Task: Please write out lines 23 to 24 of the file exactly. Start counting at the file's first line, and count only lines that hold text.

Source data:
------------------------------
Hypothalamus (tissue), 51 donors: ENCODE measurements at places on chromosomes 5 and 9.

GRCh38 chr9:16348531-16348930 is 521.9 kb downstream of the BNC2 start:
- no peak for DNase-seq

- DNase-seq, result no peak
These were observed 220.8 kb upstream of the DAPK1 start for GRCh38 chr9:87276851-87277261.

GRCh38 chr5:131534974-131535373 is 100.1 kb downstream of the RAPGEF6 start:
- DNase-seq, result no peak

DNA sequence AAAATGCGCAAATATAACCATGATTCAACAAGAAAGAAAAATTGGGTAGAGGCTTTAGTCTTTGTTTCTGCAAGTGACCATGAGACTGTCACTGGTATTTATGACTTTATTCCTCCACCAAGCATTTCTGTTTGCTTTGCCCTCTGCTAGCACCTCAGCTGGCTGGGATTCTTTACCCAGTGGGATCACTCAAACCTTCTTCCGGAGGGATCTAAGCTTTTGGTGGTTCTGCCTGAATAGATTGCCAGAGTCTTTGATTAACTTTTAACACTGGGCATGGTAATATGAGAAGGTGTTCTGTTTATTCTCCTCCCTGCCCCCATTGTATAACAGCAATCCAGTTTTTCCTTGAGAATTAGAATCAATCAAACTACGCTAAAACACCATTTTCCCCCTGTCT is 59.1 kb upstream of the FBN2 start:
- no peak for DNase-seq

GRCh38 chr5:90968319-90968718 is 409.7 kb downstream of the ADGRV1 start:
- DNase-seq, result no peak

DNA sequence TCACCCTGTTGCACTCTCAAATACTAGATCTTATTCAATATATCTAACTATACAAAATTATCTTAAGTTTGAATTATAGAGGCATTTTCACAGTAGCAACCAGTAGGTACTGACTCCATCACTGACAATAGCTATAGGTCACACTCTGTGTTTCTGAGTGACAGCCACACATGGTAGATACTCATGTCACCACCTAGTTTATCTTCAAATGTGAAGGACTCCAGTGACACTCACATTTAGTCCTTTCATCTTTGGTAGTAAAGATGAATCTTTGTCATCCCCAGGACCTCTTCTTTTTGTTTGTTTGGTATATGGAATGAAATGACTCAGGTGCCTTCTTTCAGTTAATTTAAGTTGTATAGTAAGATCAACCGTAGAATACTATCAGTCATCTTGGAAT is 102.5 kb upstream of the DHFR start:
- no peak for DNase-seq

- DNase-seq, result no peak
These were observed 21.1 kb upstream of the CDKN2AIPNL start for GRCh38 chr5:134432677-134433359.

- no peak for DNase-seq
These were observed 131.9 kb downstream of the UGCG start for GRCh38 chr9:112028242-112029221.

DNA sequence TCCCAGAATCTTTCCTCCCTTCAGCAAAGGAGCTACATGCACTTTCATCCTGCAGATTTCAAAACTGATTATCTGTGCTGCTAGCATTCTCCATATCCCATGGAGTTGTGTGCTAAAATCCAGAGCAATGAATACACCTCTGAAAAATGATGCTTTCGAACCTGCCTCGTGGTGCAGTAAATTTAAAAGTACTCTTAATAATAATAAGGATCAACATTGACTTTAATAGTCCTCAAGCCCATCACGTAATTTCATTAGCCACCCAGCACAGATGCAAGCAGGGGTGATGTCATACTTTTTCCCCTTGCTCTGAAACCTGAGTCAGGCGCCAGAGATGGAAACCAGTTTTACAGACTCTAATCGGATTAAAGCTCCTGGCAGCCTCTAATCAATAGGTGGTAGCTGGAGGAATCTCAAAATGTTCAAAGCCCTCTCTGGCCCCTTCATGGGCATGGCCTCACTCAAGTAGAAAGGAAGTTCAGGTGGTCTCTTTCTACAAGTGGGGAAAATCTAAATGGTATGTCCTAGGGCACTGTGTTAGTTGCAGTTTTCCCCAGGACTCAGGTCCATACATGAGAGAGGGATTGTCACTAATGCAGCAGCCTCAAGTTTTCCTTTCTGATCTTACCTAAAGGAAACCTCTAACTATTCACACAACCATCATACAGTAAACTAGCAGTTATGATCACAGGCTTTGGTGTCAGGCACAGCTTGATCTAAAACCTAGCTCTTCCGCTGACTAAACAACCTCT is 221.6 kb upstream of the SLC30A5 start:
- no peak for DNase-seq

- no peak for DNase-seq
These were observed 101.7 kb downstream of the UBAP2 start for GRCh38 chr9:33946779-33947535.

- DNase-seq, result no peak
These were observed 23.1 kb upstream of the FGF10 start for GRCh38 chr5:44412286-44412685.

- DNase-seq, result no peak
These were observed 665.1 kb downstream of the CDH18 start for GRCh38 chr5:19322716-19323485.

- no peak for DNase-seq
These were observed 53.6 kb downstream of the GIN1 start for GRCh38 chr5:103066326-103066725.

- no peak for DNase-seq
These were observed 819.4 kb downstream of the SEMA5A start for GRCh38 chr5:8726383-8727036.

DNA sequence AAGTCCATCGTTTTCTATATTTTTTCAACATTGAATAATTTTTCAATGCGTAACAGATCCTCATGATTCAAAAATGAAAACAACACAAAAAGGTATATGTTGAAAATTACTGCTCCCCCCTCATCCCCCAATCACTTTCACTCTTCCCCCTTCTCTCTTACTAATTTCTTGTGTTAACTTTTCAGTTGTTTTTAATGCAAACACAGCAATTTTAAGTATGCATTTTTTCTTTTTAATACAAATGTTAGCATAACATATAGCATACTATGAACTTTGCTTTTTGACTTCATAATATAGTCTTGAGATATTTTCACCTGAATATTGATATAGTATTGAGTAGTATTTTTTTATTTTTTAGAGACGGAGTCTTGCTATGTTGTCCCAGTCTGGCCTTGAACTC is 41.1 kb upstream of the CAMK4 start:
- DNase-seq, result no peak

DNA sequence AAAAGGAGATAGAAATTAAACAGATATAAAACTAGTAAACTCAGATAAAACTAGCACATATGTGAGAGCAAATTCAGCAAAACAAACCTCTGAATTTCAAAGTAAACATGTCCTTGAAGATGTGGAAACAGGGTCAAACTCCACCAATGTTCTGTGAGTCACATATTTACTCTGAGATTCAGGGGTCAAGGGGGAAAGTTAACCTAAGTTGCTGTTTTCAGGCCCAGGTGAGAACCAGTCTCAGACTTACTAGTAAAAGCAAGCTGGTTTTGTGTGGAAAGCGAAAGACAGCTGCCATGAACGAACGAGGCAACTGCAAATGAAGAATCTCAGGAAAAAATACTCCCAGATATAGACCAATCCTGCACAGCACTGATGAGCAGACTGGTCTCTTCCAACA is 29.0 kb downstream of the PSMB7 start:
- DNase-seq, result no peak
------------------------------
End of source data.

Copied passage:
These were observed 23.1 kb upstream of the FGF10 start for GRCh38 chr5:44412286-44412685.

- DNase-seq, result no peak